Simple, sweet and satisfying are the words I would use to describe this book. There are seven books in this series, and I haven’t found plans to translate the rest from Mandarin. I’m hoping this sells well and they appear. This story is set in the 1960’s- 70’s during the Cultural Revolution in China. Sunflower’s father is sent to live in the Cadre School (actually a work camp) by Mao and Sunflower goes with him and is the only child in camp. The adults at the camp work all day outdoors and attend political meetings each night. Sunflower spends a lot of time alone and likes the to watch the children in the nearby village. The people in the community have no idea why these city people moved out here and why they work such long hours.
Sunflower wanders around all day unsupervised and one-day a mute boy named Bronze saves her after she gets in a boat that accidently drifts down the river. The story is told so simply that although it should be a scary scene it isn’t. Sunflower stays calm even after she is not rescued by the first person to see that she is in trouble.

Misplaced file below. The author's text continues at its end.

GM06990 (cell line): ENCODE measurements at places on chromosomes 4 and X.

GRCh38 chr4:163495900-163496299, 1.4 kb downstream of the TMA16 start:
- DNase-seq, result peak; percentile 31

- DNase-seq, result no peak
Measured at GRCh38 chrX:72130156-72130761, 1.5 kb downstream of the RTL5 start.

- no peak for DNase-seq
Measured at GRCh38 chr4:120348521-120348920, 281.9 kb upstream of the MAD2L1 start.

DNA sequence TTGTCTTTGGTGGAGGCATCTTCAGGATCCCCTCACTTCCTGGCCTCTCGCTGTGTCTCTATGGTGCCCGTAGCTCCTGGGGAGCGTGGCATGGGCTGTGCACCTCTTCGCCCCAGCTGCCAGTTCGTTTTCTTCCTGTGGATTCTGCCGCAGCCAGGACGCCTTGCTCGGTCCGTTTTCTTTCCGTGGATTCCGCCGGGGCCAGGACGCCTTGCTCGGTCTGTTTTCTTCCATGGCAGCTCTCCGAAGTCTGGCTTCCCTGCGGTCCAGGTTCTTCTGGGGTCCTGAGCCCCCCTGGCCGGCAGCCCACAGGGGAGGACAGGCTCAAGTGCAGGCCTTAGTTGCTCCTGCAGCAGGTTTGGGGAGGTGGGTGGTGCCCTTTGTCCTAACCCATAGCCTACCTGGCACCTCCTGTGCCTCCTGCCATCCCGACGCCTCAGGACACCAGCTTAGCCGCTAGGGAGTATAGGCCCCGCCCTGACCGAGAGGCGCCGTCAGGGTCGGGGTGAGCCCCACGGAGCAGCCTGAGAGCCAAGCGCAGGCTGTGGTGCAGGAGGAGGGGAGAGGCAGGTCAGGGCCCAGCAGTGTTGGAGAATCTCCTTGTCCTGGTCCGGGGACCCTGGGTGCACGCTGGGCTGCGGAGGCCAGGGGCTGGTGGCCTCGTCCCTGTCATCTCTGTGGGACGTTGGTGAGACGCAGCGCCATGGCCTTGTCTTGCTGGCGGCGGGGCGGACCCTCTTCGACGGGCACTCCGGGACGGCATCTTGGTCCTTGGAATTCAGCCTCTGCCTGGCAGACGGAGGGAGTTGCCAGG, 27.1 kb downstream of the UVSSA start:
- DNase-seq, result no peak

When her father tragically dies Sunflower is adopted by the poorest family in the village and Bronze becomes her brother. The rest reads like Little House on the Prairie set in China- including locusts eating their crops. You’ll laugh and cry reading this one aloud. I don’t really want to share any more of the story in this review because it will be so much more satisfying as a reader to discover it page by page. I’m pretty sure this is going to be an award winner for 2017, and again we need to hear the rest of their story. Fingers crossed that the sequels get translated and printed quickly.
I read a DRC in exchange for an honest review. I’m buying it when it gets published.
Hardcover – March 14, 2017